This is a marvelous period piece that deals with an intriguing subject: the apparently intermittent madness of King George III. Nigel Hawthorne brilliantly plays the role of the King, creating a benevolent personage, a sort of aristocratic populist, who is, at heart, a family man. Yet, he understands, all too well, his role as King. His Queen, a loving and caring wife, is played to perfection by Helen Mirren. Rupert Everett wonderfully plays the part of their eldest son, the indolent Prince of Wales.
The King begins his strange journey along the highway of dementia by shouting obscenities and behaving in a shockingly unseemly fashion towards his Queen's gorgeous lady-in-waiting, Lady Pembroke, played to ice maiden perfection by the always stunning Amanda Donohoe. He undergoes a total personality change. His doctor is mystified by these mental, as well as physical changes, which are broken up by moments of lucidity.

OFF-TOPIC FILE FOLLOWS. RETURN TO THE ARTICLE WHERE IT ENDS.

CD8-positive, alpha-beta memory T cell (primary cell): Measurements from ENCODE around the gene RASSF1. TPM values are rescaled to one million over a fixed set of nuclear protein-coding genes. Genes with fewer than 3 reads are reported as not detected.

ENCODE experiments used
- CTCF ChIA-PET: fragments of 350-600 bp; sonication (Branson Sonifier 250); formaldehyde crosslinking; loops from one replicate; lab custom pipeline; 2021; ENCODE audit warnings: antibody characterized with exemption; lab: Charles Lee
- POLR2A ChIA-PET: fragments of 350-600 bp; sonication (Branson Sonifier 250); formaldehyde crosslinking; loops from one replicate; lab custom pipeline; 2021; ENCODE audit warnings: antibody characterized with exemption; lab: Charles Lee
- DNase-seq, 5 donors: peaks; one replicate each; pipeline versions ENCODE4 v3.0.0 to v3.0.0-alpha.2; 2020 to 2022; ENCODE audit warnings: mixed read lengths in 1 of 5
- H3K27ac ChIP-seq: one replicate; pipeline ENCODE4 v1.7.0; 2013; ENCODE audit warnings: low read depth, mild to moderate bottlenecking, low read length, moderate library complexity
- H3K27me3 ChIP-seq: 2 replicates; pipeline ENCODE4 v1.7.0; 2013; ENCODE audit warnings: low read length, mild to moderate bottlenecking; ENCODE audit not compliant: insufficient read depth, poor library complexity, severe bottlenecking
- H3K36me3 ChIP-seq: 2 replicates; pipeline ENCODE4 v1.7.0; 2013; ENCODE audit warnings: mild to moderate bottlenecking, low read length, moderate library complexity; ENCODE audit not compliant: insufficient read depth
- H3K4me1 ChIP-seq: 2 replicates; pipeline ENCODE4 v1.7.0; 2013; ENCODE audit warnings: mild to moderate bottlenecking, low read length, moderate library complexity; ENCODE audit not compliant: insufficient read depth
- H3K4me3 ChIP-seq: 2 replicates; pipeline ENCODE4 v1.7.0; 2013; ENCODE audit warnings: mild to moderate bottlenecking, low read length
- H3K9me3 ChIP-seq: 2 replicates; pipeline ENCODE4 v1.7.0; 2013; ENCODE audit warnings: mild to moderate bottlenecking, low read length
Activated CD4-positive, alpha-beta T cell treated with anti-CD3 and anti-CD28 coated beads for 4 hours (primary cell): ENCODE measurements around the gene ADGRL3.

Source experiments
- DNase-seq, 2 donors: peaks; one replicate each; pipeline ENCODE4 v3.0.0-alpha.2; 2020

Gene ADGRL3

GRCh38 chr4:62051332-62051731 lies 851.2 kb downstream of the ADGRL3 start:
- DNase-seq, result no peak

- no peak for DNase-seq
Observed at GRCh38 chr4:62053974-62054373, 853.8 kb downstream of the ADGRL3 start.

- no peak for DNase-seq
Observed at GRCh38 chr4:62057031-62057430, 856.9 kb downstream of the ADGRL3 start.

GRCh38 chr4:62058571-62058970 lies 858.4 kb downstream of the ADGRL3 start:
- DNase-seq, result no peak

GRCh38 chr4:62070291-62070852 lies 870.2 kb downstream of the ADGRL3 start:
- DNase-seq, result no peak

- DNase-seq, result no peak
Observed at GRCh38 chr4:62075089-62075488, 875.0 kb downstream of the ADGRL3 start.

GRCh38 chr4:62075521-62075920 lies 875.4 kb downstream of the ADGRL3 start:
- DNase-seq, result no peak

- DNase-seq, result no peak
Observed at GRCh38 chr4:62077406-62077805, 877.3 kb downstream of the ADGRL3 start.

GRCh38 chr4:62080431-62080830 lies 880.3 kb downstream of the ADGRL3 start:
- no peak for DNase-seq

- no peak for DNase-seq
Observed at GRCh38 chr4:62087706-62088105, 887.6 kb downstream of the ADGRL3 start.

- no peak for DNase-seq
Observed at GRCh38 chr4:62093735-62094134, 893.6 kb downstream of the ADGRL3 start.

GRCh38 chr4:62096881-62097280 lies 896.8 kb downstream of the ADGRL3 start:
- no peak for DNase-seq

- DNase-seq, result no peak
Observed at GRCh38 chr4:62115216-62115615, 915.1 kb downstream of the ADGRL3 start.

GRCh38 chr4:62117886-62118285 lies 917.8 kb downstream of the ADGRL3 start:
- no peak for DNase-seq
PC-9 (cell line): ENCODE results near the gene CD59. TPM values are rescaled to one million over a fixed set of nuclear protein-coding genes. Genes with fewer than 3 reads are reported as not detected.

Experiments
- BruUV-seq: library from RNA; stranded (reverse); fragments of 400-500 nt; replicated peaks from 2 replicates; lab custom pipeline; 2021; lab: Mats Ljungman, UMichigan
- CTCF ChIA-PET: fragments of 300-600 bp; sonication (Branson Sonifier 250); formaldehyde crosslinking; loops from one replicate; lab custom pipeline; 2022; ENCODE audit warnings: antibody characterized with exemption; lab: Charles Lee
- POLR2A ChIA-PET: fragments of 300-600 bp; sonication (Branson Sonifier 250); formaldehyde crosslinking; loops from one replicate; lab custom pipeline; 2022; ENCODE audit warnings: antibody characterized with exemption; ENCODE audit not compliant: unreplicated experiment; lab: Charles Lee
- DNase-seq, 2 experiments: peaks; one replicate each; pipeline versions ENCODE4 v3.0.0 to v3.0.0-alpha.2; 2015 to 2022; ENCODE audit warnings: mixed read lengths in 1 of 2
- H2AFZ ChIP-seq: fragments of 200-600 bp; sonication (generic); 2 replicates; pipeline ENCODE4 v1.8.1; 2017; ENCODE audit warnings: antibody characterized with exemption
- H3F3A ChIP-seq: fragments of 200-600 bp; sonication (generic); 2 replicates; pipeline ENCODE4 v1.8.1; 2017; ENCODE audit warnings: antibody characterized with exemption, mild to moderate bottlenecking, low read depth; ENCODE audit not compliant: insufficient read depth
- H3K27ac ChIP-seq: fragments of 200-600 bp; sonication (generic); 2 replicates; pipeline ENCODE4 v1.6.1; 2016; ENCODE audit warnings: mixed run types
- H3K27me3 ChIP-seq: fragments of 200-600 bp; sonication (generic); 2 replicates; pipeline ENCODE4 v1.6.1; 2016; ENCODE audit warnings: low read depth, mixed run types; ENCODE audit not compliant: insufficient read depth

The Prince of Wales see this weakness in his father as an opportunity for him to make a bid for control of the crown, and he rallies a slew of supporters. The ensuing palace intrigues depict the gamesmanship in which the King's supporters involve themselves in order for the King not to lose his crown in addition to his wits. The only question is whether the King will succeed in recovering his wits in a timely enough fashion in order for them to prevail.
This is a wonderful film with a first class supporting cast. The production values and cinematography are also first rate, and the film won an Oscar in 1994 for its art direction. The film also addresses an issue which did, in fact, arise during the reign of King George III. It is now believed that the King may have suffered from a hereditary illness of the nervous system known as Porphyria. In any case, this is a brilliant, award calibre film that lovers of historical dramas and period pieces will, no doubt, enjoy.